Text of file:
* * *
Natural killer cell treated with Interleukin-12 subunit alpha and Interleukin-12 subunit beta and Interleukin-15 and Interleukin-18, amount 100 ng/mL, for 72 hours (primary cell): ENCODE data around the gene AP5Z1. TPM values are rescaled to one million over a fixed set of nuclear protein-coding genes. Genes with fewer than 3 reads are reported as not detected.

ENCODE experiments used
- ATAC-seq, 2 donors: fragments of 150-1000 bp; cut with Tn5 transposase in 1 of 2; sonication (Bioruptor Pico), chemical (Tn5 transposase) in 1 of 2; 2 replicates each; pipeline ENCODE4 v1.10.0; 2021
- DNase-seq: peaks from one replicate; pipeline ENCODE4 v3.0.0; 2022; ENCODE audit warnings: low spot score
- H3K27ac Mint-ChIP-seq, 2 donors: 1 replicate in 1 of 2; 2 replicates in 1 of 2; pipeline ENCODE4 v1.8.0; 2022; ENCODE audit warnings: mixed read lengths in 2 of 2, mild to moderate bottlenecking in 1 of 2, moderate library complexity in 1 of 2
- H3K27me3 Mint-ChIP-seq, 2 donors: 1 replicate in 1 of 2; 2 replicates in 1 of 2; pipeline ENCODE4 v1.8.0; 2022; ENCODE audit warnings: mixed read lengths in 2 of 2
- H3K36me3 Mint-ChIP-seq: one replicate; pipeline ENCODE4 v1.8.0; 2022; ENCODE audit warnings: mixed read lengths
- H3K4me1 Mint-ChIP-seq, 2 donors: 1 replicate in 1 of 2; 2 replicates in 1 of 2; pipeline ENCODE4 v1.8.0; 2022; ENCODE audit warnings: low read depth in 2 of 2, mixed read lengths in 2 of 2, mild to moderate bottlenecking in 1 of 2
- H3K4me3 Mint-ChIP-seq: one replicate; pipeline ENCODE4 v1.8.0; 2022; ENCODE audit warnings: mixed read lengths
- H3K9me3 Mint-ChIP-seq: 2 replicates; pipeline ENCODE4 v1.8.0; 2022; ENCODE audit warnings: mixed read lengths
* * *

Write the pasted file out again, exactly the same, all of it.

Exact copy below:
Natural killer cell treated with Interleukin-12 subunit alpha and Interleukin-12 subunit beta and Interleukin-15 and Interleukin-18, amount 100 ng/mL, for 72 hours (primary cell): ENCODE data around the gene AP5Z1. TPM values are rescaled to one million over a fixed set of nuclear protein-coding genes. Genes with fewer than 3 reads are reported as not detected.

ENCODE experiments used
- ATAC-seq, 2 donors: fragments of 150-1000 bp; cut with Tn5 transposase in 1 of 2; sonication (Bioruptor Pico), chemical (Tn5 transposase) in 1 of 2; 2 replicates each; pipeline ENCODE4 v1.10.0; 2021
- DNase-seq: peaks from one replicate; pipeline ENCODE4 v3.0.0; 2022; ENCODE audit warnings: low spot score
- H3K27ac Mint-ChIP-seq, 2 donors: 1 replicate in 1 of 2; 2 replicates in 1 of 2; pipeline ENCODE4 v1.8.0; 2022; ENCODE audit warnings: mixed read lengths in 2 of 2, mild to moderate bottlenecking in 1 of 2, moderate library complexity in 1 of 2
- H3K27me3 Mint-ChIP-seq, 2 donors: 1 replicate in 1 of 2; 2 replicates in 1 of 2; pipeline ENCODE4 v1.8.0; 2022; ENCODE audit warnings: mixed read lengths in 2 of 2
- H3K36me3 Mint-ChIP-seq: one replicate; pipeline ENCODE4 v1.8.0; 2022; ENCODE audit warnings: mixed read lengths
- H3K4me1 Mint-ChIP-seq, 2 donors: 1 replicate in 1 of 2; 2 replicates in 1 of 2; pipeline ENCODE4 v1.8.0; 2022; ENCODE audit warnings: low read depth in 2 of 2, mixed read lengths in 2 of 2, mild to moderate bottlenecking in 1 of 2
- H3K4me3 Mint-ChIP-seq: one replicate; pipeline ENCODE4 v1.8.0; 2022; ENCODE audit warnings: mixed read lengths
- H3K9me3 Mint-ChIP-seq: 2 replicates; pipeline ENCODE4 v1.8.0; 2022; ENCODE audit warnings: mixed read lengths